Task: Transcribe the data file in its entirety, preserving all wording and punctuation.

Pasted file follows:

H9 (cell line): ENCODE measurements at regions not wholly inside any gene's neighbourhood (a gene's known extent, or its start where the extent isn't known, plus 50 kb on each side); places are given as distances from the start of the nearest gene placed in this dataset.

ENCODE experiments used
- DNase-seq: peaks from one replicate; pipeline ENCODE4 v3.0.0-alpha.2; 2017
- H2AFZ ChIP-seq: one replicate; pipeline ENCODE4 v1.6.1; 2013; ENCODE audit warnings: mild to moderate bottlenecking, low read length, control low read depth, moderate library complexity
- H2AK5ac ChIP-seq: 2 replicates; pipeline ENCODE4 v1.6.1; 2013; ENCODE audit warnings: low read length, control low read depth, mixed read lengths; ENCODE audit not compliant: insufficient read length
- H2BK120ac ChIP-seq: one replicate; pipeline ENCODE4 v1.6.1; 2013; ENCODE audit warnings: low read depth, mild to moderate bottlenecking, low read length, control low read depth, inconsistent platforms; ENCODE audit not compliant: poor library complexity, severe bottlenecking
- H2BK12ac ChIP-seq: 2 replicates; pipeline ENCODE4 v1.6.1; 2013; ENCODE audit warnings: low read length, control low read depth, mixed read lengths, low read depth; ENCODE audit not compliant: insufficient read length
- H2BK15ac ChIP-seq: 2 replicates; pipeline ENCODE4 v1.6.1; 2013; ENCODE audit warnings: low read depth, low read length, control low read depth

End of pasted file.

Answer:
H9 (cell line): ENCODE measurements at regions not wholly inside any gene's neighbourhood (a gene's known extent, or its start where the extent isn't known, plus 50 kb on each side); places are given as distances from the start of the nearest gene placed in this dataset.

ENCODE experiments used
- DNase-seq: peaks from one replicate; pipeline ENCODE4 v3.0.0-alpha.2; 2017
- H2AFZ ChIP-seq: one replicate; pipeline ENCODE4 v1.6.1; 2013; ENCODE audit warnings: mild to moderate bottlenecking, low read length, control low read depth, moderate library complexity
- H2AK5ac ChIP-seq: 2 replicates; pipeline ENCODE4 v1.6.1; 2013; ENCODE audit warnings: low read length, control low read depth, mixed read lengths; ENCODE audit not compliant: insufficient read length
- H2BK120ac ChIP-seq: one replicate; pipeline ENCODE4 v1.6.1; 2013; ENCODE audit warnings: low read depth, mild to moderate bottlenecking, low read length, control low read depth, inconsistent platforms; ENCODE audit not compliant: poor library complexity, severe bottlenecking
- H2BK12ac ChIP-seq: 2 replicates; pipeline ENCODE4 v1.6.1; 2013; ENCODE audit warnings: low read length, control low read depth, mixed read lengths, low read depth; ENCODE audit not compliant: insufficient read length
- H2BK15ac ChIP-seq: 2 replicates; pipeline ENCODE4 v1.6.1; 2013; ENCODE audit warnings: low read depth, low read length, control low read depth